Terminal Building (1888/1889)
NE Corner of Harris Avenue and 11th Street

Whatcom Museum
4th of July Celebration in 1904

The oldest continuously occupied commercial building in the Fairhaven Historic District was the Terminal Building on the northeast corner of 11th Street and Harris Avenue. Built 1888-1889 in the High Victorian Italianate style, this structure was first called the Evans-Fick Block after two of its owners Evan Evans and Henry Fick.
There were two retail spaces on the ground floor: 1101 Harris Avenue on the corner and 1103 Harris Avenue, adjacent. Denny Butler’s Sideboard Saloon was an early occupant of the first floor corner space with George D. Pierce’s barbershop adjoining.
Photo Credit:  J.W. Sandison Collection   Whatcom Museum #1969.0021.178

An early occupant of the 1103 space was Jarvis and Odell Cigars and Billiards. The second floor, originally designed as residences, became much demanded office space for various businesses, especially real estate, reflecting the boom years of 1889-1890. Several tenants have occupied the spaces over the years, and in 1933, Will Berthiaume opened his Terminal Store on the first floor corner with a soda fountain and sundries that catered to those waiting for a trolley at the terminus of the electric streetcar line connecting downtown Bellingham with the "Southside”. This is most likely the beginning of the current reference to "Terminal Building”.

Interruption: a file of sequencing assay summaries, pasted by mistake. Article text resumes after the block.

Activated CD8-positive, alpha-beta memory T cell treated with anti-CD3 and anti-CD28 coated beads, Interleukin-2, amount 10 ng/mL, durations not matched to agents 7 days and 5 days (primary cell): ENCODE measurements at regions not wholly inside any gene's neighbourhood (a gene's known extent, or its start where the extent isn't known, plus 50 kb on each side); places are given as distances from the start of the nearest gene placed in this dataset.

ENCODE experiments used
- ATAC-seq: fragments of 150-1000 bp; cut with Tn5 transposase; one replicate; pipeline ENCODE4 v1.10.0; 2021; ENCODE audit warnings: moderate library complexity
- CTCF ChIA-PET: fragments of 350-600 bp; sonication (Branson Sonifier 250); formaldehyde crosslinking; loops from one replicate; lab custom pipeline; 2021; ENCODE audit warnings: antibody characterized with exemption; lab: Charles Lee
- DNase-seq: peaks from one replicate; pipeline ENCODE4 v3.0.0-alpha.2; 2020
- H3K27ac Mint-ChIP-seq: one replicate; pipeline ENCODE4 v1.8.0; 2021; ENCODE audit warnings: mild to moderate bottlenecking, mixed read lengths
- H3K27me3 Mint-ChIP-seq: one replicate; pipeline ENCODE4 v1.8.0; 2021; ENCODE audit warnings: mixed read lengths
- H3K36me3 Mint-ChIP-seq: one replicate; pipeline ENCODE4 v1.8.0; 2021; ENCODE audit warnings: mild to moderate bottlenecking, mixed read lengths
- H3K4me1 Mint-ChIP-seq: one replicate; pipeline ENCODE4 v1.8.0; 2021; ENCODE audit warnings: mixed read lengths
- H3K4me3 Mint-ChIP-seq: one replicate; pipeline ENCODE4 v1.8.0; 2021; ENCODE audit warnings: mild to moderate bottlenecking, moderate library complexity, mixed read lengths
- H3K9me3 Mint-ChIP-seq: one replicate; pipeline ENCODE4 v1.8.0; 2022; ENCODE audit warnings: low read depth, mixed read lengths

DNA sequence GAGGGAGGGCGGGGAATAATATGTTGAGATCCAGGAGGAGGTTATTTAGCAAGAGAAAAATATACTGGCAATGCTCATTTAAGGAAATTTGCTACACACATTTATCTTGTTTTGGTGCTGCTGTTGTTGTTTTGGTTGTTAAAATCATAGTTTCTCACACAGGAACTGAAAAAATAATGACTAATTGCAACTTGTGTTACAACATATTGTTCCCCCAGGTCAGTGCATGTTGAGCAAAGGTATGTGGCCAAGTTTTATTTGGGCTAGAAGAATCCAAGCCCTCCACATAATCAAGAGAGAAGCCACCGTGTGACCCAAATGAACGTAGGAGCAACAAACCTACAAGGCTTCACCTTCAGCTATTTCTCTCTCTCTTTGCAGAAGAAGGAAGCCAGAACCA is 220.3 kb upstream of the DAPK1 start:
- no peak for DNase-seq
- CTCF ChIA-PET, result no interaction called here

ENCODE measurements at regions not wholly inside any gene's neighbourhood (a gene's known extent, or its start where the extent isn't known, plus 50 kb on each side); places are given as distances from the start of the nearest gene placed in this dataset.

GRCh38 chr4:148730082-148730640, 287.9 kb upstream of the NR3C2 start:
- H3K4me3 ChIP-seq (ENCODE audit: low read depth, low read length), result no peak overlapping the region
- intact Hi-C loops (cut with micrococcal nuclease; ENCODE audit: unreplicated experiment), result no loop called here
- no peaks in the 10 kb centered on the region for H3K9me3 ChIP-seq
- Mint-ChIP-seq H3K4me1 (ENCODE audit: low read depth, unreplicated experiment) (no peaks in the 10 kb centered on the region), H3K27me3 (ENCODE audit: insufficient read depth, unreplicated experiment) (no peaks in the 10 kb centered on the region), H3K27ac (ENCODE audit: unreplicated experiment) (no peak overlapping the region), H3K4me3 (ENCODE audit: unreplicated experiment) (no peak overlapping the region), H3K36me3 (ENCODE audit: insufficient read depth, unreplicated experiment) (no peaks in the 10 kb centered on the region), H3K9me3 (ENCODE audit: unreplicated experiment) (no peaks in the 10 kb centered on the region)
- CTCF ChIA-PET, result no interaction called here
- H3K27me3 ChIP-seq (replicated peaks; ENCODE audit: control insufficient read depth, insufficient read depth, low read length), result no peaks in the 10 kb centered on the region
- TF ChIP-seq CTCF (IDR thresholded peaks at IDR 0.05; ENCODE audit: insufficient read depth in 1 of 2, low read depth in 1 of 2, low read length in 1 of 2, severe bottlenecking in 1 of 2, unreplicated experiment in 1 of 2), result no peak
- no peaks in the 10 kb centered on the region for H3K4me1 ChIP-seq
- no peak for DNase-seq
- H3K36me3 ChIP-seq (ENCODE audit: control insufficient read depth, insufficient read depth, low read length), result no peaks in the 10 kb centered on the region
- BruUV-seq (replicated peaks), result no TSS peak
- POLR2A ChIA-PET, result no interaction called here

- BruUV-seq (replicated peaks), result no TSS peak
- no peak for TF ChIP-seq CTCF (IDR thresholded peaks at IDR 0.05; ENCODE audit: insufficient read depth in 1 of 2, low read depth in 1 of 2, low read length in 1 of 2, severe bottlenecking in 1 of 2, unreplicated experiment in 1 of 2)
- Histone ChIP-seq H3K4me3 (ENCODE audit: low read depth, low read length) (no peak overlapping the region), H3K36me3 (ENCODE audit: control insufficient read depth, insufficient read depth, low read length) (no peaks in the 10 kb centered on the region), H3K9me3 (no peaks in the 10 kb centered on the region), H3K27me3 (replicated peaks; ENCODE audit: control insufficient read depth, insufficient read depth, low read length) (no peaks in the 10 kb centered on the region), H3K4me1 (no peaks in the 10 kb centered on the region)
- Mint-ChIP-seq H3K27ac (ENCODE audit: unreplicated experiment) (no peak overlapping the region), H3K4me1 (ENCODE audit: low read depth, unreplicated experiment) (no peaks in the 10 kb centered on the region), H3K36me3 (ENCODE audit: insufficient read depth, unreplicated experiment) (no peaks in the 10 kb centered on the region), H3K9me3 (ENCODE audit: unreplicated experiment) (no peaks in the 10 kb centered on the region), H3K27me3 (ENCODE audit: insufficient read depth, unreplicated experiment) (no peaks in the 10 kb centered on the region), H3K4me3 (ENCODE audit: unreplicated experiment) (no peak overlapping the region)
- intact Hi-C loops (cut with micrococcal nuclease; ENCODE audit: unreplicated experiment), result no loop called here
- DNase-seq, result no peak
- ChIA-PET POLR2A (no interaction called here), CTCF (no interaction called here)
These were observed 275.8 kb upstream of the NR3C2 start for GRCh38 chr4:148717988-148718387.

The Terminal Building is one of two buildings in the Fairhaven Historic District listed on the National Register of Historic Places.  The other building on the Register is the Fairhaven Carnegie Library built in 1904.  

Tony’s Coffee (known as Old Independent Coffeehouse) occupied the corner space, and the Harris Avenue Café adjoined at 1103 Harris.



FIRE!  The night of December 16, 2023, a disastrous fire broke out in this historic building, resulting in total destruction and loss of life.  The owner of the Harris Cafe and Old Independent Coffee House (formerly Tony's) lost his life in the conflagration.  
As of 2024, the future of this historic corner of the Fairhaven District is uncertain.  It is hoped that a new building will be constructed and reflect the era that had been embodied in the original structure that represented the Fairhaven boom of the late 1800's.



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